* Principal Fire Officers have struggled with this situation for years now without proper recognition. Our sincere hope is that the inquiry recognises the job principal managers have done to date in holding the industry together and makes a recommendation which addresses the current strategic, structural and funding neglect.


Blair insists our pay demands cannot be met and says every penny of pay rise above four per cent must be financed through savings from `modernisation'. Yet, far from saving money it will cost extra. The first costings of the Bain enquiry, leaked to the press, show that proposed changes in working practices would cost an extra 41 million [pounds sterling]. It would cost 18 million [pounds sterling] for overtime. It would cost 4 million [pounds sterling] for new shift patterns for part-time working. It would cost millions for paramedic training and equipment, and new joint control rooms.

We have costed it and by making an investment of 1 billion [pounds sterling] in equipment and wages the same amount would be saved in reduced fire damage. An improved fire service would also save 68 more lives.

We all know where the savings the Government is talking about will come from: cuts to the amount of firefighters, the number of fire engines and fire stations.

One of the many issues being looked at by the review is changes to regulation/legislation, which will remove responsibility for legislative fire safety from the Fire Service. This is a deliberate and malicious attempt to undermine the Fire Service and is expected to form part of the Bain recommendations. It has the potential for massive job losses in the UK Fire Service.

In a letter being sent to Nick Raynsford MP, senior national health officer Maggie Dunn, says plans to merge emergency control rooms would turn them into call centres: "Anyone that has had to deal with a call centre will know just how difficult and frustrating the experience can be. You can't afford to have `call waiting' while lives are at risk. If they are really keen on saving money why not go the whole hog and do what some banks have already done, divert calls to Bombay--no doubt they will save even more money, but what about lives?" Dunn also described government suggestions of the jobs of various dispatchers were interchangeable as a "gross simplification".

In its submission to the Bain Inquiry the Equal Opportunities Commission commented that it was no accident that this group of workers are, predominantly women and therefore not paid the equivalent rate of their firefighter colleagues. Without their skills the response times of the Service and its effectiveness in protecting the lives of the public and of firefighters would be greatly reduced.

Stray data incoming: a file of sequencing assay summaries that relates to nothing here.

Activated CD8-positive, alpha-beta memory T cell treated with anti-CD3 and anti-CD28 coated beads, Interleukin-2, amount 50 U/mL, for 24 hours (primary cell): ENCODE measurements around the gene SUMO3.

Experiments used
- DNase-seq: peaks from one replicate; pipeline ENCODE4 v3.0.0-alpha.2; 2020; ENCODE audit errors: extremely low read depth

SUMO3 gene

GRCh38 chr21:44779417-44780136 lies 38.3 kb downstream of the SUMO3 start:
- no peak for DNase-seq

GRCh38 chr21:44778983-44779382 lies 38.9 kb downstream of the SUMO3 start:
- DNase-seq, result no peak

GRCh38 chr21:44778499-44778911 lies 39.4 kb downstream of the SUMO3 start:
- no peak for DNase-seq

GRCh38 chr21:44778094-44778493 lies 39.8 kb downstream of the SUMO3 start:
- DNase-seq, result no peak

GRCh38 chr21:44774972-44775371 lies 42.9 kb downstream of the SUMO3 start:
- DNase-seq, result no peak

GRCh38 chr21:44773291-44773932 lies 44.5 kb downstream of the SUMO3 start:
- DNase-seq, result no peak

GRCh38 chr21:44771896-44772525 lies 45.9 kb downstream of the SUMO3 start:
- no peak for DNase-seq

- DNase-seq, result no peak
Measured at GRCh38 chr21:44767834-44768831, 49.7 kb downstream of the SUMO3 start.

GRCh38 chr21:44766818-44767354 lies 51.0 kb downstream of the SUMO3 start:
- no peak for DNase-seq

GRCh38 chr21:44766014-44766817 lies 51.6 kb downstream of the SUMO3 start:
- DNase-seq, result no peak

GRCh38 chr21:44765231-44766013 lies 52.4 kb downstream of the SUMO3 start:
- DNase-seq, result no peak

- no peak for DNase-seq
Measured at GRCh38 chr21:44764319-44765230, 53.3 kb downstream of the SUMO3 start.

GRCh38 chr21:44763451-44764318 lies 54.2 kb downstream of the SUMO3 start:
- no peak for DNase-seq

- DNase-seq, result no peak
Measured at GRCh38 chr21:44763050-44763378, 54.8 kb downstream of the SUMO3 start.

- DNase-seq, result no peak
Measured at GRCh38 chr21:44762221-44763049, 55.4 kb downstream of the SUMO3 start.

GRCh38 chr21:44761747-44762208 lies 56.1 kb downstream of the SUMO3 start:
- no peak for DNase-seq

The FBU claims the Fire Service has been modernised. But modernisation is a continual mechanism by which more lives could be saved:

* Today, we should be able to use firefighters when and where they are most needed to protect our community, but we are unable to do so because the FBU prevents change;

* All other workers are allowed to work overtime, but firefighters are prevented from doing so due to restricted union policy;

* Firefighters can save lives by the use of defibrillators but union policy prevents this. It is estimated that in Cleveland alone, with a population of 560,000, this would save a minimum of 150 lives per year;

* The length of shifts are not attractive to women applicants;

* The FBU opposes change in working patterns to create a family friendly service; and

* We wish to move towards joint core handling facilities with other blue light emergency services in neighbouring brigades. The FBU policy prevents this and we therefore cannot make efficiency savings to reinvest in the Service.

We have said all along that Local Government Employers could not fund an offer of more than four per cent and were unlikely to do so unless significant changes were implemented.

The offer made ... along the lines of the Bain Recommendation of 11.3 per cent--could only be delivered with financial underwriting by central Government. It has not indicated that it is prepared to fund any negotiable increase at this time. We urge the Government to respond to this matter.

We hope the public will understand why we must remain resolute in our insistence that any increase in pay must deliver a more streamlined, focused and flexible service. We will not yield to unrealistic union wage demands nor capitulate in the face of bully-boy tactics designed to hold this country to ransom and put lives at risk.